How To Be Sad And Not Ruin Your Children’s Lives

It’s no secret that I’ve been going through a rough time personally. That’s because in the age of the internet, I don’t believe that privacy exists. I certainly do nothing to propagate it, with my endless confessional writing. Even as a stand up comic at 17 I was determine to put large chunks of my life on stage. It was how I processed, I reasoned. Of course, this was before internet trolls… Also, before the NSA gave a shit about my breakups.

My main concern is not taking out my worries on my children and that is a lofty goal I fail at almost daily. As summer vacation draws to a close (in 10 days, 7 hours, and 21 minutes, not that I’m counting) I have spent much quality time with my kids in between a bevy of camps worthy of a Texas debutante. Collectively they’ve surfed, acted in Shakespeare plays, played in rock bands, been to the movies, Shakespeare, museums, lakes and pools, and that’s not even including the RV trip with their dad all over creation. All they need is a Swiss finishing school and they’ll be ready for their lives as socialites. (They could do with it too, their table manners remain appalling.)

I have intentionally and consciously spent more time with my two boys as well, knowing that this specific adorable phase when they still love and look up to me will not last forever. I have tried to be interested in what they’re interested in and while I often fail at this, I am just as often happy to listen to their bubbly excited chatter, just to watch their faces light up in innocent joy.

Unfortunately as an important relationship in my life has trembled on its foundations and finally crashed to the ground in an impressive fireball of emotional pain, I have found it harder and harder to maintain a sunny disposition for the children. Day after day, as things were slowly falling apart and I was powerless to stop them (like a car crash, but less pleasant) I would give them my ubiquitous excuse after yet another mopey afternoon, “Sorry guys, mommy’s not feeling well.” Until by the third day my younger son rightly asked, “Again?” He was probably wondering why mommy’s sad sickness medication had stopped working.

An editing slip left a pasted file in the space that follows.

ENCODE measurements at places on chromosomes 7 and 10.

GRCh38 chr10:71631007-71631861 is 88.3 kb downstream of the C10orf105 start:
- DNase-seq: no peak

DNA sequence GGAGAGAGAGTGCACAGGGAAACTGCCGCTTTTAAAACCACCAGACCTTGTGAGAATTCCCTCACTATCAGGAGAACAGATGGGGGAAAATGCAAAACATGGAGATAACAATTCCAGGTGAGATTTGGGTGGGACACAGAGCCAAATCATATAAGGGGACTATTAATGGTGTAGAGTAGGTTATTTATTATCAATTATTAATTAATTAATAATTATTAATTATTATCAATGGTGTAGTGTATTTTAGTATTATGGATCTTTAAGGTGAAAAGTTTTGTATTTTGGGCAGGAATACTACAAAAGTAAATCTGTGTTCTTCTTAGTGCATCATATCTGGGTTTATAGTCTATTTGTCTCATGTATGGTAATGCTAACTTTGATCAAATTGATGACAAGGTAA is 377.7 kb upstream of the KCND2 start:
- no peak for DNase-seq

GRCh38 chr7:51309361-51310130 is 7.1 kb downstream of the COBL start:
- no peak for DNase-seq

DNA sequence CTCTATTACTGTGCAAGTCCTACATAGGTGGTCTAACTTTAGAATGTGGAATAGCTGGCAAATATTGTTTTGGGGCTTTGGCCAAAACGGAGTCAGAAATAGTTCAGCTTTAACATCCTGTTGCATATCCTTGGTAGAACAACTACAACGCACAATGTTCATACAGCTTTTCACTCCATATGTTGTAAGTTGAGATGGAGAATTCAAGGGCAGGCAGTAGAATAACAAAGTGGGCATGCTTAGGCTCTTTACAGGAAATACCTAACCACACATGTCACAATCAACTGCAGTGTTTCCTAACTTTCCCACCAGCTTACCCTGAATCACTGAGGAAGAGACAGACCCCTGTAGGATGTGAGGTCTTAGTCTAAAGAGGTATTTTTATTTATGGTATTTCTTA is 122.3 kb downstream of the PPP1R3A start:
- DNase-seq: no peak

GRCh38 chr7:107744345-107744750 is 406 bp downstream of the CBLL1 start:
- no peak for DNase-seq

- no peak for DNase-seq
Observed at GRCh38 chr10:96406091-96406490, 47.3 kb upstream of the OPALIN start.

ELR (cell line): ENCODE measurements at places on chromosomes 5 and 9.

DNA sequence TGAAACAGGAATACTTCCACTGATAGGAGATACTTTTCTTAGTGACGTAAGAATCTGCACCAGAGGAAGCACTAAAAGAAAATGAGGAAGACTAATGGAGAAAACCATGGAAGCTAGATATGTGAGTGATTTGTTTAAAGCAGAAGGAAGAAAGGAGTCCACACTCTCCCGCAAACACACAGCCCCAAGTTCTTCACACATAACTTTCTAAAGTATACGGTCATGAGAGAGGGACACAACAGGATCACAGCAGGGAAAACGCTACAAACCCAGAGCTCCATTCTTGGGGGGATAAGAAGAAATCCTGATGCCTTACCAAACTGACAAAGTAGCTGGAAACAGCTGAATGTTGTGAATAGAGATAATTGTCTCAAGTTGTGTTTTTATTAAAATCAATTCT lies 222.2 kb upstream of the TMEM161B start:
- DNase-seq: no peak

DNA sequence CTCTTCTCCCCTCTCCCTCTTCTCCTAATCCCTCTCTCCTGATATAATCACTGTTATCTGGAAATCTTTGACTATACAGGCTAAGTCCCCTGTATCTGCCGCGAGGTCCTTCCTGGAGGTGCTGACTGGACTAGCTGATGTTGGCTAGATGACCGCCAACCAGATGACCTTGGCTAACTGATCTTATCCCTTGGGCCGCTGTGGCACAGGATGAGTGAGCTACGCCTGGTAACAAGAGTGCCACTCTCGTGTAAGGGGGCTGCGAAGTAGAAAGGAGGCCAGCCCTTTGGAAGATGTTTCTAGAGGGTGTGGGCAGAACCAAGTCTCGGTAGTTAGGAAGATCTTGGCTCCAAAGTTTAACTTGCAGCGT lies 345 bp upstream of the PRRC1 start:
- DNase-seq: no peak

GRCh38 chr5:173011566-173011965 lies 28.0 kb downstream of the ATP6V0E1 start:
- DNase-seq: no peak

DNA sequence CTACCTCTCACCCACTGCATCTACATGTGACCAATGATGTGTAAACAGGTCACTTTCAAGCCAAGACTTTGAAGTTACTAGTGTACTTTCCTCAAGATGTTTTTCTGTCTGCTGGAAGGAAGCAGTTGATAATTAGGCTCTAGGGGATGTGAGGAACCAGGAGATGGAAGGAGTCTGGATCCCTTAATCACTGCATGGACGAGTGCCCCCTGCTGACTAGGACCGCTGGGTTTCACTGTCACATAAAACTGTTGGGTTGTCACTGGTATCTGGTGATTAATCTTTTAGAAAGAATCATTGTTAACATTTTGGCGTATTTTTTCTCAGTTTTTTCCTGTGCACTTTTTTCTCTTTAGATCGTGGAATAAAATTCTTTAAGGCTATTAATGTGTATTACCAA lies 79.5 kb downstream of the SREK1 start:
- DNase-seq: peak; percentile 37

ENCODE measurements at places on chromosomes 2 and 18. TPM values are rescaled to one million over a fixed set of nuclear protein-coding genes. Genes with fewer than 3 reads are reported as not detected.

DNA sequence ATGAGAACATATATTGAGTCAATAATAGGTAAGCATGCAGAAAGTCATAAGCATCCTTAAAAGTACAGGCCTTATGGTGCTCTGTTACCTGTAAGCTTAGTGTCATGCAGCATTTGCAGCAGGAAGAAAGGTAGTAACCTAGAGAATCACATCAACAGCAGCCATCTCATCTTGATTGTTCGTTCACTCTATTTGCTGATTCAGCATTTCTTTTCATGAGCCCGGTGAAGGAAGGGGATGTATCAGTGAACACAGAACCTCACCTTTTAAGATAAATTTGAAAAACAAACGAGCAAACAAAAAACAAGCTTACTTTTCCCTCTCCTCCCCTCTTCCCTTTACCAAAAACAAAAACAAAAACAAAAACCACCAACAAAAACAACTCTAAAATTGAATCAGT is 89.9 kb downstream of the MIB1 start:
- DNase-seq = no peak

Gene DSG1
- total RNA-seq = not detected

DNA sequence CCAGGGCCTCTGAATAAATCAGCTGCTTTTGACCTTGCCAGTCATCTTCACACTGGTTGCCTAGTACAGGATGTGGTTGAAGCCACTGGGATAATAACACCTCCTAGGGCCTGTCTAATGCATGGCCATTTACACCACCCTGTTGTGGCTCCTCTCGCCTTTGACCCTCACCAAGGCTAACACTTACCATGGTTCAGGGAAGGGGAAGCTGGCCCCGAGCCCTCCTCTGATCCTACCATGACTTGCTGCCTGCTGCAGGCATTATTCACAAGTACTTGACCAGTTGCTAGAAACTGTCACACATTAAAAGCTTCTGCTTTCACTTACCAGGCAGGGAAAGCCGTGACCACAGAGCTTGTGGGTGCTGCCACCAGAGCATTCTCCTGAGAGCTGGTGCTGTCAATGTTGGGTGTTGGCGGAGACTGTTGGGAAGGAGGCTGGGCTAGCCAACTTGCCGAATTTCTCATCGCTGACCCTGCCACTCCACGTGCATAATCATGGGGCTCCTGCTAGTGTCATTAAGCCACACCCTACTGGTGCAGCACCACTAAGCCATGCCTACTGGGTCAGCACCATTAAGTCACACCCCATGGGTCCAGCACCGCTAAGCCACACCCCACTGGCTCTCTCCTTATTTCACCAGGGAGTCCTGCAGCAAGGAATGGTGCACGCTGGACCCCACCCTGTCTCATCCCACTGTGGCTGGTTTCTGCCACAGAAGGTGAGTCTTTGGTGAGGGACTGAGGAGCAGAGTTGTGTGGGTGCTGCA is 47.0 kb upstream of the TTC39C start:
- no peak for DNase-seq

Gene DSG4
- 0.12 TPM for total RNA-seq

I was forced to tell them that the relationship had come to an end because random bursts of crying for no reason are probably confusing for other adults, let alone for children. Also so that I would stick to my resolve and stay away. And my young sons surprised me by being sympathetic and sweet, although they had too many questions, some of them good ones that even I can’t answer. “If you’re sad why don’t you call him?” And I wish I could tell them the truth- “Well honey, it’s the same reason you don’t call your crack dealer when you’re sad, because some short term pain is necessary to avoid more pain later.”

As it is, I try to remember that they weren’t the ones who made me angry or sad, they simply were born, and at some point in time I was truly, wildly excited about that. I still am. What they don’t tell you about children is that they do save your life, only so they can ruin it later. Slowly.

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